No. 1101, Docket 83-7007.
Argued April 4, 1983.
Decided May 16, 1983.
Richard Emery, New York City (Arthur Eisenberg, New York Civil Liberties Union, New York City, on the brief), for plaintiffs-appellants.
Judith A. Levitt, New York City (Frederick A.O. Schwarz, Jr., Corp. Counsel, Leonard Koerner, Susan D. Rosenberg, New York City, on the brief), for defendants-appellees.
Frank V. Ponterio, Staten Island, N.Y., for intervenor-defendant-appellee, pro se.
Terence H. Benbow, New York City (Alan Rothstein, New York City, on the brief), for amicus curiae Citizens Union of the City of New York.
Appeal from the United States District Court for the Eastern District of New York.
This appeal presents the question whether the equal protection principle of one person, one vote is applicable to the election of members of the New York City Board of Estimate.
The Board of Estimate ("the Board") is one of the governing bodies of New York City. It exercises a wide range of powers, including the power to negotiate and enter all contracts on behalf of the city; to approve or modify all zoning decisions for the city; to set tax abatements; and to determine the use and development of all property owned by the city. In addition, in conjunction with the City Council, the Board recommends and approves the city's expense and capital budgets.
The powers of the Board are set forth in the New York City Charter, see especially §§ 67, 120, 121, 200, 202, 222, 223, 224, 229, 230, 343, 362, 363, 372, 384; the New York City Administrative Code; and sundry provisions of State law, see e.g., N.Y.Gen.Mun.Law § 126 (McKinney 1977).
The Board has eight members. Three of the members, the Mayor, the Comptroller and the President of the City Council, are elected by the votes of the entire city electorate. The other members are the Borough Presidents of New York City's five boroughs: the Bronx, Brooklyn, Manhattan, Queens and Richmond (Staten Island). The Borough Presidents are elected only by the voters of their respective boroughs.
The boroughs of New York vary greatly in population. According to the 1980 census, Brooklyn, the largest, had a population of approximately 2.2 million, while the population of Staten Island, the smallest, was slightly over 350,000. Appellants claim that the system by which voters of geographical units of substantially different populations send the same number of representatives to the Board violates the Equal Protection Clause of the Fourteenth Amendment. Appellants, residents and voters of Brooklyn, contend that as a result of the present voting scheme, voters in Staten Island have six times the voting strength of Brooklyn voters.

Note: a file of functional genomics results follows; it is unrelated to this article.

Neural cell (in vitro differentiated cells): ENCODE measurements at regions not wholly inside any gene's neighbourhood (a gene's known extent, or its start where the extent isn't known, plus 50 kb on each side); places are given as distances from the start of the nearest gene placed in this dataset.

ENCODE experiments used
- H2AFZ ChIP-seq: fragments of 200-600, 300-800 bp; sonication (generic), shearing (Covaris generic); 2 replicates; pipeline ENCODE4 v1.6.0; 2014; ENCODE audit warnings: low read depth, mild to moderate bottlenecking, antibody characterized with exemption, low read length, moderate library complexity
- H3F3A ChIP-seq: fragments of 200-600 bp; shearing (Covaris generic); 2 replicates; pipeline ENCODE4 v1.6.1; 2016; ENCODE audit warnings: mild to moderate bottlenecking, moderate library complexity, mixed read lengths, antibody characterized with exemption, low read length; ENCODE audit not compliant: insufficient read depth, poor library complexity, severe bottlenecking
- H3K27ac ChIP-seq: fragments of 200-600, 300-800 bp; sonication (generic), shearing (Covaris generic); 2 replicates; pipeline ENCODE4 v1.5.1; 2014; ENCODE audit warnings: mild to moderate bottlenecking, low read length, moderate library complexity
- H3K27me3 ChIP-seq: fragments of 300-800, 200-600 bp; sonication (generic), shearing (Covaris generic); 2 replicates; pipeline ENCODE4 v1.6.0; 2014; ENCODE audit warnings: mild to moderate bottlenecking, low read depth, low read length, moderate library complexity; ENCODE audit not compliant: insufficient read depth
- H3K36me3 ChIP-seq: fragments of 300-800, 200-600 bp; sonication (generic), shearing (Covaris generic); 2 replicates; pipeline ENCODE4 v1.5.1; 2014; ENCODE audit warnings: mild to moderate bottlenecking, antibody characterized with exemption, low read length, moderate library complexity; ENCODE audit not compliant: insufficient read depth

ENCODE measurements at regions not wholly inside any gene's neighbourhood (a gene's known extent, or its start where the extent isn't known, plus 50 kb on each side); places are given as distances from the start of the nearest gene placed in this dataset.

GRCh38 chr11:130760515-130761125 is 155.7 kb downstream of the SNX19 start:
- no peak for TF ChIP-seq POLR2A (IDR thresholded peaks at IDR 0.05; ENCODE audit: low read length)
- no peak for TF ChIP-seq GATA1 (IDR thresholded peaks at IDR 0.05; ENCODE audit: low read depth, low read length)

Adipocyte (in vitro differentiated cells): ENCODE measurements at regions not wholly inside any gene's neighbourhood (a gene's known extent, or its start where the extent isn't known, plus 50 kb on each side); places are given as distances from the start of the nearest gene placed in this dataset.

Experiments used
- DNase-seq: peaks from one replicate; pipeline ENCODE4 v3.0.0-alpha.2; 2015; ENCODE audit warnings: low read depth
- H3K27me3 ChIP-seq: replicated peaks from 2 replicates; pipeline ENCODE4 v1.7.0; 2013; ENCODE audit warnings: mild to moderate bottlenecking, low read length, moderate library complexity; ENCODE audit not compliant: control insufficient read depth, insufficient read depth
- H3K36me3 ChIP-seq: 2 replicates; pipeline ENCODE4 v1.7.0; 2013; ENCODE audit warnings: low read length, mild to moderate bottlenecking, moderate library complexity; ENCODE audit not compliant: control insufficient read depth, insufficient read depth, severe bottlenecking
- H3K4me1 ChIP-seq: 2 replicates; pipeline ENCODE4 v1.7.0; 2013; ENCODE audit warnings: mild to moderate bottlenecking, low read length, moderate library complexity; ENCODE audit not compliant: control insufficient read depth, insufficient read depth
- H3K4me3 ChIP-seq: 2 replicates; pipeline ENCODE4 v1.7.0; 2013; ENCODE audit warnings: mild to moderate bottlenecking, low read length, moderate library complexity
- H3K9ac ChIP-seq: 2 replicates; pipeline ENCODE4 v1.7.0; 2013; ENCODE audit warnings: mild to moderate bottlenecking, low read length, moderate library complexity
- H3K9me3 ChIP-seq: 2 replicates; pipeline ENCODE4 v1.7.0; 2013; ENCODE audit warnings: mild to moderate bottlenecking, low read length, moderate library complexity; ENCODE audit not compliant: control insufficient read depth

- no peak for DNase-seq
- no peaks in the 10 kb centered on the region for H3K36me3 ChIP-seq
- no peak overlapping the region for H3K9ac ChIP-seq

In the district court, 551 F.Supp. 652, the principal parties cross-moved for summary judgment on agreed facts. Summary judgment was opposed by Frank Ponterio, a resident and voter of Staten Island, who had been permitted to intervene. The court granted appellees' motion for summary judgment, concluding that the Board is neither an elective nor a legislative body, and that, accordingly, under Avery v. Midland County, 390 U.S. 474, 88 S.Ct. 1114, 20 L.Ed.2d 45 (1968), and Sailors v. Board of Education, 387 U.S. 105, 87 S.Ct. 1549, 18 L.Ed.2d 650 (1967), the constitutional principle of one person, one vote was inapplicable.
The district court determined that the Board is not an elective body because no independent election is held to select the Board's members; rather, the Board "consists of a group of public officials who are already constitutionally elected to their respective offices as required by law." In addition, the district court, in reliance on Sailors v. Board of Education, supra, determined that the Board's primarily non-legislative character removed it from the reach of the Equal Protection Clause.
Appellants challenge the district court's conclusion that the Board is not an elected body, arguing that because the members of the Board become Board members as a matter of law upon election, they are in fact and law "elected" to their respective positions. They further contend that the proper question is not whether the Board executes legislative tasks, but whether it exercises general governmental functions. Finally, appellants argue that the voting disparities created by the present electoral scheme are far greater than permissible under the Equal Protection Clause and such cases as Abate v. Mundt, 403 U.S. 182, 91 S.Ct. 1904, 29 L.Ed.2d 399 (1971) and Mahan v. Howell, 410 U.S. 315, 93 S.Ct. 979, 35 L.Ed.2d 320 (1973).
Appellees contend that the Board members sit on the Board "ex officio" and accordingly are not elected to the Board itself. They argue further that this Court should defer to the decision of the New York Court of Appeals in Bergerman v. Lindsay, 25 N.Y.2d 405, 306 N.Y.S.2d 898, 255 N.E.2d 142 (1969), appeal dismissed and cert. denied, 398 U.S. 955, 90 S.Ct. 2173, 26 L.Ed.2d 540 (1970), which upheld the constitutionality of the Board's electoral scheme as it was at the time. Finally, appellees urge that the unique nature of the Board presents the type of "special circumstances" that the Supreme Court has indicated may justify "departures from strict equality" of the one person, one vote rule under Abate v. Mundt, 403 U.S. 182, 91 S.Ct. 1904, 29 L.Ed.2d 399 (1971).
Intervenor-Appellee Ponterio defends the district court's grant of summary judgment and further contends that if the one person, one vote rule applies to the Board, substantial questions of fact are presented as to whether the present scheme in fact results in disproportionate voting power as between voters of different boroughs, and, if so, to what extent.